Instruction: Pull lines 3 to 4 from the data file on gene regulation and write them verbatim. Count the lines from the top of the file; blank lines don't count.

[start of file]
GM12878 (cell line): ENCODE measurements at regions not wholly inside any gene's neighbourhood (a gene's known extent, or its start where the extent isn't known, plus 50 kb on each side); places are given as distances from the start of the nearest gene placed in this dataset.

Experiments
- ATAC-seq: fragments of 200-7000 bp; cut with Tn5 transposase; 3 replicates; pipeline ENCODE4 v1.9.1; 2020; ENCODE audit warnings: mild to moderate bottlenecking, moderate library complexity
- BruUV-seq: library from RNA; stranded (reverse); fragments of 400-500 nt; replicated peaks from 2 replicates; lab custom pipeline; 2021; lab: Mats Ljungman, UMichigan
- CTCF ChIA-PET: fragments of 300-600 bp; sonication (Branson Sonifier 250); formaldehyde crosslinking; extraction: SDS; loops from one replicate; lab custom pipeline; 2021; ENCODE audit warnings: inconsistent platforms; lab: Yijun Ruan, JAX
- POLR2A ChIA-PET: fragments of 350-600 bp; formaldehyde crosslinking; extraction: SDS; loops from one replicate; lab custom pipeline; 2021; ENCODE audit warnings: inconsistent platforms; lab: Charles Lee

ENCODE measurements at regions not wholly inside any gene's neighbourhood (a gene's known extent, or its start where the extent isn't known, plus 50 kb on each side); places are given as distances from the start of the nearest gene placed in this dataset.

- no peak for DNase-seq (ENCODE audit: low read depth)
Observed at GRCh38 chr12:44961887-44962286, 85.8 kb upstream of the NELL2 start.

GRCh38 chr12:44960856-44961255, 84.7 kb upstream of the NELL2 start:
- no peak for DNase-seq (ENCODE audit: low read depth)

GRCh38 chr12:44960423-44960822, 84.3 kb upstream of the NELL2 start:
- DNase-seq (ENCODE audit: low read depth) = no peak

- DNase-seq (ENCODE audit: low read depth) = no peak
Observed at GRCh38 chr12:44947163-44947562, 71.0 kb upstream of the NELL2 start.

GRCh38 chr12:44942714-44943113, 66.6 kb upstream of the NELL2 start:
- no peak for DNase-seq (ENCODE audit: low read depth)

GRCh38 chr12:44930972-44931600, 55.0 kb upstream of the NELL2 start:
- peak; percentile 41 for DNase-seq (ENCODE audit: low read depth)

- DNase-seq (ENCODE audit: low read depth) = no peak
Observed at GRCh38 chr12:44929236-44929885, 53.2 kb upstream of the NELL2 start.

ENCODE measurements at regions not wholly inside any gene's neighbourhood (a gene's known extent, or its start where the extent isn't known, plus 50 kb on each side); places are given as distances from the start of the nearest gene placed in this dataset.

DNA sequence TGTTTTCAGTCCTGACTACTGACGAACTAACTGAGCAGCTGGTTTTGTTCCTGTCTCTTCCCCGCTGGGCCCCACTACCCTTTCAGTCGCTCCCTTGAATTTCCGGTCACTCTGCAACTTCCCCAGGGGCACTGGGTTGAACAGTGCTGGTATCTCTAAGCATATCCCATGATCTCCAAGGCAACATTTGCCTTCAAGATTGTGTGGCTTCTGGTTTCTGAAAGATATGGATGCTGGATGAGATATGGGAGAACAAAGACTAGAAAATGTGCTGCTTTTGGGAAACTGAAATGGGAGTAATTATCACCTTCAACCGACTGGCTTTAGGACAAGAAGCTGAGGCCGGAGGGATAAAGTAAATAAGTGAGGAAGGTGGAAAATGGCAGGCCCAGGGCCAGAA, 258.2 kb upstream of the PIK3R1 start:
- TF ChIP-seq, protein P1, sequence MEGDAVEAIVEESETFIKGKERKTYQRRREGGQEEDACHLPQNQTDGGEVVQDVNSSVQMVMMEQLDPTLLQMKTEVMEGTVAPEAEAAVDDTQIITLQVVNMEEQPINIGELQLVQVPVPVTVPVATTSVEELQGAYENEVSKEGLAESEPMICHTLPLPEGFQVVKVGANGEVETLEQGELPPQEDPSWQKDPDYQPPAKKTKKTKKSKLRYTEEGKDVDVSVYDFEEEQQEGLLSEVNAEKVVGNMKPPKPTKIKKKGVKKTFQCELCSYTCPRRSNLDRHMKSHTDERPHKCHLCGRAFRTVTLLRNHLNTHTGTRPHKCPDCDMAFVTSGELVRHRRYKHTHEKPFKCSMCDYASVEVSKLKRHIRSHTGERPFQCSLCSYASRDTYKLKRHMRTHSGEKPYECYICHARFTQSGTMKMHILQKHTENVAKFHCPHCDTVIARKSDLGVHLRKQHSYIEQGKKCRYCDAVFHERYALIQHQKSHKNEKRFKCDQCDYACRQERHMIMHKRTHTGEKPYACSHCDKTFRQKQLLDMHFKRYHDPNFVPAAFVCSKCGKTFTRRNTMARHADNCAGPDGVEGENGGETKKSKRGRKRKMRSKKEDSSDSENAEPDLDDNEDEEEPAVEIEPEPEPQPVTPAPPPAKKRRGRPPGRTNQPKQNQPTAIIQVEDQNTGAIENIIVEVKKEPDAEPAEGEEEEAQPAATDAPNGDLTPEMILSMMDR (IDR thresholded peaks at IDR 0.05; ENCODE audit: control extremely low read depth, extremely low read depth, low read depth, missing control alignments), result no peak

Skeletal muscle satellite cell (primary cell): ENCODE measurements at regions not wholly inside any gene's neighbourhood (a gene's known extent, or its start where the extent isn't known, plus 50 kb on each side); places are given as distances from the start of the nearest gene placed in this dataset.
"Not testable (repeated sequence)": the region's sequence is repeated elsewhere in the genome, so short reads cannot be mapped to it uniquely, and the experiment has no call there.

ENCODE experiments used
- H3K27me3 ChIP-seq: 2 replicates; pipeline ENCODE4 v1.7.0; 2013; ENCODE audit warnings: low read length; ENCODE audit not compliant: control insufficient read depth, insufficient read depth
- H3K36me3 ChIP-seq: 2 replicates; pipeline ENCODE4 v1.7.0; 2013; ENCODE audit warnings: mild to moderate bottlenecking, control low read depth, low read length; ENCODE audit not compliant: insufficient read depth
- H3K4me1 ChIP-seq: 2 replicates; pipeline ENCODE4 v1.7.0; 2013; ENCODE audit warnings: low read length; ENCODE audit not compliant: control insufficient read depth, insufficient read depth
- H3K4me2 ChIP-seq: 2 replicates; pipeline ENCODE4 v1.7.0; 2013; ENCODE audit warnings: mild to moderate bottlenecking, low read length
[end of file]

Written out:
- ATAC-seq: fragments of 200-7000 bp; cut with Tn5 transposase; 3 replicates; pipeline ENCODE4 v1.9.1; 2020; ENCODE audit warnings: mild to moderate bottlenecking, moderate library complexity
- BruUV-seq: library from RNA; stranded (reverse); fragments of 400-500 nt; replicated peaks from 2 replicates; lab custom pipeline; 2021; lab: Mats Ljungman, UMichigan